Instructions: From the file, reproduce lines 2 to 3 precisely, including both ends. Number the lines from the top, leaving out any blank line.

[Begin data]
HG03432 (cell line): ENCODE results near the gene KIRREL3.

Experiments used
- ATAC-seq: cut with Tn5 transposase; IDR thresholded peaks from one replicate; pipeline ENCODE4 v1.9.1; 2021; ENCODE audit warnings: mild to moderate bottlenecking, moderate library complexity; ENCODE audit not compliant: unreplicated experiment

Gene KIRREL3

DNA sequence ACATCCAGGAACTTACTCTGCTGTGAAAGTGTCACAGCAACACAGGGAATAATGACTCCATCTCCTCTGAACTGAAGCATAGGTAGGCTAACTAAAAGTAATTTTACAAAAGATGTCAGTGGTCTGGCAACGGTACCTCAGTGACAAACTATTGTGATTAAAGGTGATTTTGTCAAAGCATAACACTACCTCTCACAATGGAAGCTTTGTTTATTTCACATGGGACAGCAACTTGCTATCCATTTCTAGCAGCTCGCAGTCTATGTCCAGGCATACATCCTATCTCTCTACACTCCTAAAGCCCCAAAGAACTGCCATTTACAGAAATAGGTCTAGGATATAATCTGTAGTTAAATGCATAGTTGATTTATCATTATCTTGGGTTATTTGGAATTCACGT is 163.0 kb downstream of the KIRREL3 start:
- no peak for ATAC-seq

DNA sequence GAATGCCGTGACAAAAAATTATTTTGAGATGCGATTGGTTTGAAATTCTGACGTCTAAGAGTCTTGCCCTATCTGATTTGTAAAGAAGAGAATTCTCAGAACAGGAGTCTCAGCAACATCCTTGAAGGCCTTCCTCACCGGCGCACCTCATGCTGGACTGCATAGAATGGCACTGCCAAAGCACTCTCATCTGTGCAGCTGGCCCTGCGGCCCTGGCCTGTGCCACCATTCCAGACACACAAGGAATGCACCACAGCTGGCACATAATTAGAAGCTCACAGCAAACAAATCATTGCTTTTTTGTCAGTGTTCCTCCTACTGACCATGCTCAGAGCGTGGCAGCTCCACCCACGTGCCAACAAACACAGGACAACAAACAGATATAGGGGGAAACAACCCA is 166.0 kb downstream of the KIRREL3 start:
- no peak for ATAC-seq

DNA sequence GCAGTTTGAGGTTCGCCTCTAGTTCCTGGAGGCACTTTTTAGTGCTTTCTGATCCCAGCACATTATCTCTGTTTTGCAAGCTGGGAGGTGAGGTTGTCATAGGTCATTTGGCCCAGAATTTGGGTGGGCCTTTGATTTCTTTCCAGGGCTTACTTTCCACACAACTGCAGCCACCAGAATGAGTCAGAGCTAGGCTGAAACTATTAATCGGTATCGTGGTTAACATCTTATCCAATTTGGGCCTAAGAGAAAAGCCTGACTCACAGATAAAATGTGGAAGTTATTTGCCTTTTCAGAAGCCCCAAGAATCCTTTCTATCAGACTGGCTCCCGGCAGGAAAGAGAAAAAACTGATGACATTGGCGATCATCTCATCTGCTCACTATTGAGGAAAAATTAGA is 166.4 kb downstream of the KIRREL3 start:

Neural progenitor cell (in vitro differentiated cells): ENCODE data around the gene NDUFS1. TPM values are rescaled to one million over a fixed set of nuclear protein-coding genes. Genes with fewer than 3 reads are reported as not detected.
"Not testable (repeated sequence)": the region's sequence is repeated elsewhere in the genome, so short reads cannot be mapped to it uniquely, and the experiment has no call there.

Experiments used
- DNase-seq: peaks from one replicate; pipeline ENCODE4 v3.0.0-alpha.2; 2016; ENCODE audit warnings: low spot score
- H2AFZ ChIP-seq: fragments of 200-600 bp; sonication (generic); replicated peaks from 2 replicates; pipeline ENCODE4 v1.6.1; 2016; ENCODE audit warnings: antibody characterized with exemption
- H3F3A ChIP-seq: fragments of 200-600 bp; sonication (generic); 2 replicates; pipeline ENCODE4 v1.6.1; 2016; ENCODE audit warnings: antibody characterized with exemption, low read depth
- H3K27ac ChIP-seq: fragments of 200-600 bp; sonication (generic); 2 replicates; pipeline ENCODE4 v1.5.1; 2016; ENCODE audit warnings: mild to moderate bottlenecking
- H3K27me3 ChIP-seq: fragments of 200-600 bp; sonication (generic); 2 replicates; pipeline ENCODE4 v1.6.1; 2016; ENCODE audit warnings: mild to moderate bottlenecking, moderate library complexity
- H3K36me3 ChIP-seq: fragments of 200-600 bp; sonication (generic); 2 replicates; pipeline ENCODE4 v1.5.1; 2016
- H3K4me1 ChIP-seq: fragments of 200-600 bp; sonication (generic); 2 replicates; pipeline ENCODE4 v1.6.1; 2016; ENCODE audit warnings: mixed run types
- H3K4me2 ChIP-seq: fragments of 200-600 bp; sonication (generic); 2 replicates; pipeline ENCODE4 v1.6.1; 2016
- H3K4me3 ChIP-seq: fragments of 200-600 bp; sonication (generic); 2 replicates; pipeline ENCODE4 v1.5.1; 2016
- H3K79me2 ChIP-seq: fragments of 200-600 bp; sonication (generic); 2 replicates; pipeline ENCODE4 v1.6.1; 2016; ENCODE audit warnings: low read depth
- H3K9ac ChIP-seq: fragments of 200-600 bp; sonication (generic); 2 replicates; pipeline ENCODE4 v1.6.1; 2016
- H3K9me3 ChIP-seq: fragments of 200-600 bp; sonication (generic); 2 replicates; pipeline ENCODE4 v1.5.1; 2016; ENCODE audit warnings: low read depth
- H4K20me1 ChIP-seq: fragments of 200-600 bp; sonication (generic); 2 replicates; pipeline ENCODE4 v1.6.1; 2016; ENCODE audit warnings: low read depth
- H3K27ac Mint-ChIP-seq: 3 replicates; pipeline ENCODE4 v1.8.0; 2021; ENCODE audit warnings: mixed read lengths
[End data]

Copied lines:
Experiments used
- ATAC-seq: cut with Tn5 transposase; IDR thresholded peaks from one replicate; pipeline ENCODE4 v1.9.1; 2021; ENCODE audit warnings: mild to moderate bottlenecking, moderate library complexity; ENCODE audit not compliant: unreplicated experiment